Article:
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Although we don’t hear about it on the news, car theft is quite common in South Africa. SAPS reports show that almost 128 cars and motorcycles were stolen a day.

Knowing what to do when you find an empty parking spot where your car used to be can ease the panic, and help you navigate this stressful event calmly.

YOUR CAR HAS JUST BEEN STOLEN. HERE’S WHAT YOU NEED TO DO

1. Immediately activate your tracking device

Depending on your type of device, you could activate it yourself or you might need to call your tracking company to get it done. Give them a call to make sure they are aware of the theft.

2. Report your car stolen to the police

The police will open a case and flag your car on their stolen vehicle database.

3. Report your car stolen to your insurance company

The sooner you let your insurance company know about your car being stolen, the better. This will set the claims process into motion and get you back on the road as soon as possible.

After your insurer has received all of the information about your car they will start processing the claim.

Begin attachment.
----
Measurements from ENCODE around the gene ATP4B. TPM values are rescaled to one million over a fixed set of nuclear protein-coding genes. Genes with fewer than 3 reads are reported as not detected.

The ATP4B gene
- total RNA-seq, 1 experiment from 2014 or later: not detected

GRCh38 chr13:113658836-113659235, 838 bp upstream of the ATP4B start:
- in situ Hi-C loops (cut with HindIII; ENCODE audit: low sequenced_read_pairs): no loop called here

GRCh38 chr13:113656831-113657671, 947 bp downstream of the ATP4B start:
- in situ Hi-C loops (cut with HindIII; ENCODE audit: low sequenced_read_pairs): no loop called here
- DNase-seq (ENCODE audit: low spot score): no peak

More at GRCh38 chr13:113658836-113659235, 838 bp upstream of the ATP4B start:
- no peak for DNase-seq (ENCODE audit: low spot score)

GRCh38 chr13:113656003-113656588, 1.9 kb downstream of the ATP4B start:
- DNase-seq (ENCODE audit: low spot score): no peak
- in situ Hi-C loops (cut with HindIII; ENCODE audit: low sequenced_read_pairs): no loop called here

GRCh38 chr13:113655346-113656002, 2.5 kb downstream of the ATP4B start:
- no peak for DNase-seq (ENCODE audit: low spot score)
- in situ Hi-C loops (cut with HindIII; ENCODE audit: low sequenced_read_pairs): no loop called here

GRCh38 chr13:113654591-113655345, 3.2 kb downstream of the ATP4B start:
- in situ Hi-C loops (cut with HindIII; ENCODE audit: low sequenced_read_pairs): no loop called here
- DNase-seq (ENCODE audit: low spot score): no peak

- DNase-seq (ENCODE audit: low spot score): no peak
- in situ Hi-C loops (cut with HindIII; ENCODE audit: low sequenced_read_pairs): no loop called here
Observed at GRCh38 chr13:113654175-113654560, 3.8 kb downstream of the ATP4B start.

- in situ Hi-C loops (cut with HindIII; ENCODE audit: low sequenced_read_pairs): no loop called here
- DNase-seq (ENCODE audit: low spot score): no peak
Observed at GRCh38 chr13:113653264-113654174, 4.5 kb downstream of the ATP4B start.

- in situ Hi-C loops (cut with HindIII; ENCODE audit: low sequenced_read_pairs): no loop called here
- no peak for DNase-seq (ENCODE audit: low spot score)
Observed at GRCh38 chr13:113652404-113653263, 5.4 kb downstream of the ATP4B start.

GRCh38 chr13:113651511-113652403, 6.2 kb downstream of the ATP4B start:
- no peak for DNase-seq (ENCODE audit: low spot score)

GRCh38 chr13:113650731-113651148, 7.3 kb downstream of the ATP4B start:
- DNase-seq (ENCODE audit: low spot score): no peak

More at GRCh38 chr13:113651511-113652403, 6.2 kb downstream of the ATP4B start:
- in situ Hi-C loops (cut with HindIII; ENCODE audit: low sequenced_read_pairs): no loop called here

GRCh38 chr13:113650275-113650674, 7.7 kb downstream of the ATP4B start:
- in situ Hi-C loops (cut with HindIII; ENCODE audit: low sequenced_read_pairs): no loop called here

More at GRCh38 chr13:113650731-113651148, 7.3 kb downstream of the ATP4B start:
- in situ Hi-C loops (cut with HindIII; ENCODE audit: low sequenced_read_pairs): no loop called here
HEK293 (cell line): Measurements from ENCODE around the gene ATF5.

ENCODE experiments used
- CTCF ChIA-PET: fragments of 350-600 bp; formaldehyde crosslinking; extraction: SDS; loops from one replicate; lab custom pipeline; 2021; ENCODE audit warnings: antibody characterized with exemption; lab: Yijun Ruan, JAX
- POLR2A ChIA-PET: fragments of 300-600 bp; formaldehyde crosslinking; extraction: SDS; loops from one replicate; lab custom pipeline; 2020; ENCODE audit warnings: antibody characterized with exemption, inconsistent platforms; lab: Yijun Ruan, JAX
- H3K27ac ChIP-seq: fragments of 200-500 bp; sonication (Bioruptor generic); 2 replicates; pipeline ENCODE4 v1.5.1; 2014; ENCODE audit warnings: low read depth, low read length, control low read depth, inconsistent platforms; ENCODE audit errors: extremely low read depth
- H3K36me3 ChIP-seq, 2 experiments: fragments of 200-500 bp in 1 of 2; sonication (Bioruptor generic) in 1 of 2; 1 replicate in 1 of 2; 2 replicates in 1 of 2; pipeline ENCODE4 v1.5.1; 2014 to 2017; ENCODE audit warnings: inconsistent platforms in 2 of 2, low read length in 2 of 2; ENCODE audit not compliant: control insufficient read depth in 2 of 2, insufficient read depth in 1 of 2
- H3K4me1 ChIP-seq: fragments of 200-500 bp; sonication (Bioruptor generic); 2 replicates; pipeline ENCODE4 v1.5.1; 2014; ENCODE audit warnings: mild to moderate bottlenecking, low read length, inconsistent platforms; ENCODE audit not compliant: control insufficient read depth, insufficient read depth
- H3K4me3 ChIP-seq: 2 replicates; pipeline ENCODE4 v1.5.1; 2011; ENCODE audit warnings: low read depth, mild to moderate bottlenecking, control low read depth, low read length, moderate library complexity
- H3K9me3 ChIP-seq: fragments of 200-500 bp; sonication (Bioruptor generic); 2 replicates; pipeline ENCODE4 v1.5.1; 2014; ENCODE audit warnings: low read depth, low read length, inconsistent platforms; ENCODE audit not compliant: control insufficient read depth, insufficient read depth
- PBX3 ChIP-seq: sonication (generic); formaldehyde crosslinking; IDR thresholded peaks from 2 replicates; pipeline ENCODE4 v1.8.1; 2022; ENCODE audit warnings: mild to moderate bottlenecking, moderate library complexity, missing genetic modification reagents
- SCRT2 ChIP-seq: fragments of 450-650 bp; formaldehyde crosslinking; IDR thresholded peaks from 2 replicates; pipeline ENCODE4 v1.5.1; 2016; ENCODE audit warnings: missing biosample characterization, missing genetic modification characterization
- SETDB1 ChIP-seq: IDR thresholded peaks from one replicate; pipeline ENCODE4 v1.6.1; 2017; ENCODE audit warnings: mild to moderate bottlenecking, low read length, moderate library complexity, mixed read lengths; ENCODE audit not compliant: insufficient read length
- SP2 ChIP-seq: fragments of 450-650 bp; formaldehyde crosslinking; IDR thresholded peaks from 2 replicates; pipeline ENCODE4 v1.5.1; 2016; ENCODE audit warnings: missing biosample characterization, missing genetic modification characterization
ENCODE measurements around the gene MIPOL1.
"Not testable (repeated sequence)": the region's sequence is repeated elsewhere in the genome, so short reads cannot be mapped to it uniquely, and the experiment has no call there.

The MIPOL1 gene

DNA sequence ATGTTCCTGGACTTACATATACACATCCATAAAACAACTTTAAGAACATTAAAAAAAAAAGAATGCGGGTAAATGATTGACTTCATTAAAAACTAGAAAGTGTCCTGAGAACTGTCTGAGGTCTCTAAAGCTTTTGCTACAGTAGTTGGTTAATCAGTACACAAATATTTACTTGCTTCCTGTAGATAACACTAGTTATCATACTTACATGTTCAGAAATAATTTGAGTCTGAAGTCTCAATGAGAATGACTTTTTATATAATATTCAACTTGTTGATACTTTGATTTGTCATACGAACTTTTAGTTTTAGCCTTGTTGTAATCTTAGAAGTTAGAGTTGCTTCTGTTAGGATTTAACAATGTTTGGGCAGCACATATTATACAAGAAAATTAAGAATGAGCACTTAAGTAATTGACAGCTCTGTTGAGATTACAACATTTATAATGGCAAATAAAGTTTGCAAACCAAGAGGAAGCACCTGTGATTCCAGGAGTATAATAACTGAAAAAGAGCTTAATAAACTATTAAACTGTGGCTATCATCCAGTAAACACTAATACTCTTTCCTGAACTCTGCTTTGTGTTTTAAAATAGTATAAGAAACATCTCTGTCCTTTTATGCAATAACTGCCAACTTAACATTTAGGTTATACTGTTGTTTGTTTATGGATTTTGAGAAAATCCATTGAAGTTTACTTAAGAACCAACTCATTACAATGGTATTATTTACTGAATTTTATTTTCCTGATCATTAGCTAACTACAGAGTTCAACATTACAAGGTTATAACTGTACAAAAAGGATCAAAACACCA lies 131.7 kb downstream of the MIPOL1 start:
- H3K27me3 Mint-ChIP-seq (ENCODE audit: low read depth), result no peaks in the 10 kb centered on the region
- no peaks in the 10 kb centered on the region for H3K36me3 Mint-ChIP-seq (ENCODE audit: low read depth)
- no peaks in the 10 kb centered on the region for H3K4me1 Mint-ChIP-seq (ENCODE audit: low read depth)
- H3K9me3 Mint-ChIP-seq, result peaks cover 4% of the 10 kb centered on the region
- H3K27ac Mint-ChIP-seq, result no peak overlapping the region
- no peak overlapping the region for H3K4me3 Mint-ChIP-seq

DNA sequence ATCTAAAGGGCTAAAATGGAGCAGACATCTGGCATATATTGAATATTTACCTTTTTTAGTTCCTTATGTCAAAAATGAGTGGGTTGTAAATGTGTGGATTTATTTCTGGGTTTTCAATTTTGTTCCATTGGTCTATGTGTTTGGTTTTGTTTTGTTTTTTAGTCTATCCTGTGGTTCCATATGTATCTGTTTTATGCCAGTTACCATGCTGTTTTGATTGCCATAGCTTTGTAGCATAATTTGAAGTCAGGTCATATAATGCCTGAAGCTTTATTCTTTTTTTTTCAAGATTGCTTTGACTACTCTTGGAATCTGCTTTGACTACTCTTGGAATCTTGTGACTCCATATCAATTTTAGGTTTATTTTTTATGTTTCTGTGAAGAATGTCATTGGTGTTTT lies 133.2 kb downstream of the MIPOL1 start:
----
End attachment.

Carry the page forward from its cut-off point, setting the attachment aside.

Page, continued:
Unfortunately, without a tracker installed, the chances of getting your car back are pretty slim. Having a tracking device is very important.

The next step is for your insurer to settle the outstanding amount on your car loan

Once your claim has been given the all clear, your insurer will ask you if you have an outstanding loan with a finance house. If you do, you will need to request a settlement letter from your bank and forward it to your insurer. From there, your insurer will prepare the agreement of loss document which tells you how much will be paid to you and/or your bank.

You’ll need to sign the agreement of loss document and send it back to your insurer along with your car keys and the original registration documents.

Please bear in mind that your insurer legally has to settle the loan first before paying any remaining amount to you.

The amount paid out will be the value of your car minus your excess. The amount you receive will depend on whether your insurer has insured your vehicle for trade, market or retail value.